Let’s talk about gold

6 May 2024
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Let’s talk about gold 

The Bank of Japan’s (BoJ) Post Policy Board Meeting on the 19th of March initiated the first interest rate hike in 17 years. Formerly, the cash rate in Japan was set between -0.1% and 0%. Moving forward, the BoJ will aim to maintain it between 0% and 0.1%, departing from its Negative Interest Rate Policy. Furthermore, the BoJ announced the cessation of its Yield Curve Control framework in addition to ceasing purchases of ETFs and J-REITs, while gradually reducing and ultimately halting corporate bond purchases a year later.

Gold rallies: a recent surge and beyond

Amid economic uncertainties and geopolitical tensions, the recent surge in gold prices has captured the attention of investors worldwide. Gold prices have soared in 2024, reaching unprecedented highs above USD$2,390 per ounce. The rising trend in gold prices started in October 2023, initiated by the eruption of conflict between Israel and Hamas, causing investors to seek a safe haven during this period of instability.

Additionally, the US 10-year yield touched 5% in mid-October and then dropped 50 bps by mid-November on the back of reduced government borrowing estimates for Q4 2023. The US Treasury decided to issue more bills (short-term debts) rather than bonds (long-term debts), contributing to this decrease. In late November 2023, the Fed started to show signs of pivoting dovish, sending the US Treasury 10-year nominal yield down another 50 bps, combined with the drop in October, sending the US 10-year real yield down 40 bps by late December 2023.

The relationship between US real yield and the price of gold is generally considered negative. This means that when US real yields go down, the price of gold tends to go up, and vice versa. Since gold doesn’t offer any interest or dividends, investors primarily invest in it for its potential price appreciation. Hence, when US real yields decline, it means the opportunity cost for investors to hold gold is lower. This makes gold, which offers no interest, relatively more attractive, and its price may rise. However, the relationship doesn’t always hold. In mid-February 2024, the mega-trend of gold started seeing the gold price climb over 20% in two months to unprecedented highs above USD$2,390 per ounce. In the meantime, the US 10-year real yield surged from 1.6% to over 1.9%. This surge is fuelled by multiple factors such as investors have been accumulating gold as a hedge against inflation and geopolitical uncertainties.

Firstly, rising inflation is a key driver, as gold is often seen as a hedge against inflation. Inflation erodes the purchasing power of currencies like the US dollar. As prices rise due to inflation, each dollar buys less. Gold, however, has a historical reputation for maintaining its value over time. Investors buy gold during inflationary periods to protect their wealth from the eroding effects of inflation. Gold has a historical reputation as a safe-haven asset that retains its value during inflationary periods.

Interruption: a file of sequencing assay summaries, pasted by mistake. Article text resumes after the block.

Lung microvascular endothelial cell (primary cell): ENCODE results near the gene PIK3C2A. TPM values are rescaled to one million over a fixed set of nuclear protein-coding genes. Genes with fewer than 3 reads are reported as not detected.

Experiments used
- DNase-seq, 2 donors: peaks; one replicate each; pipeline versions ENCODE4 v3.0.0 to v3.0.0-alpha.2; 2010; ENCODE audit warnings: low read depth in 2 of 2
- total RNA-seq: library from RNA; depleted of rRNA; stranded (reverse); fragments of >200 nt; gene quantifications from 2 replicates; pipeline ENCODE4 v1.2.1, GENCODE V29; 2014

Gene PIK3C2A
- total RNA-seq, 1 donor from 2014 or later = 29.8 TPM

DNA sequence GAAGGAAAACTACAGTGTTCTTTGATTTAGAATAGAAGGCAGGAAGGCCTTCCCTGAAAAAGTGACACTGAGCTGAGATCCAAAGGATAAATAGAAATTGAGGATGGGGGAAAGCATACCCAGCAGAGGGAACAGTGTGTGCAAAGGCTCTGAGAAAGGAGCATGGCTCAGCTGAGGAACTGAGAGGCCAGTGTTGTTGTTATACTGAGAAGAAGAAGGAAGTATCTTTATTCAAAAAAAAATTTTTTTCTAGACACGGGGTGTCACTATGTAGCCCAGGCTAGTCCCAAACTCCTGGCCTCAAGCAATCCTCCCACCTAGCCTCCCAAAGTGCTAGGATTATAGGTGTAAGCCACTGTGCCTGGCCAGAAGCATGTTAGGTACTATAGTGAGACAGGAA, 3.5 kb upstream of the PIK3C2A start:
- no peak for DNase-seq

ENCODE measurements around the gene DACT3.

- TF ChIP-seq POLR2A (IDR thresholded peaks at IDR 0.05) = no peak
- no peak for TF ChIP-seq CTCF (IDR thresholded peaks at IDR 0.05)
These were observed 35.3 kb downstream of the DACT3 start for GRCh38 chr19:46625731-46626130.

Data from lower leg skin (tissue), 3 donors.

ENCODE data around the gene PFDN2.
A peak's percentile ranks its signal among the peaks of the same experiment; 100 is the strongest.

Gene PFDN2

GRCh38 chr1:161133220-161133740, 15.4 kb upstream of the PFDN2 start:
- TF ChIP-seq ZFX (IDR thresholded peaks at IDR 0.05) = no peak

Ongoing global tensions can push investors towards gold, seeking its stability in a volatile world. When geopolitical tensions rise, like during wars, trade conflicts, or regional instability, it injects uncertainty into the global market. Investors become risk-averse and seek assets perceived as safe havens, which tend to hold their value or even appreciate during these times.

Finally, global demand was buoyant. Central Banks, particularly in emerging markets, have been significant net buyers of gold. Their continued purchases reflect a desire to diversify their reserves and hedge against potential inflation and economic uncertainty. As highlighted by a recent report from the World Gold Council, central banks added a hefty 290 tonnes of gold to their holdings in the first quarter of 2024. Demand from Chinese investors has been strong, as indicated by the premium gold price in China (below chart).  The solid demand may be stemmed from the prolonged underperformance of Chinese equity market and China’s property market has been experiencing a slowdown and downturn in recent times. Given the property’s significance in Chinese investors’ portfolios, the downturn could potentially shift investors’ allocation to gold, which is perceived as a diversifier and driven by its cultural affinity.

Premium / discounts in China and India

The purple line is China and the grey flat line is India.

Source: Bloomberg, ICE Benchmark Administration, Multi Commodity Exchange of India, Reserve Bank of India, Shanghai Gold Exchange, World Gold Council; Disclaimer https://www.gold.org/terms-and-conditions#proprietary-rights. Date as of 26 April 2024.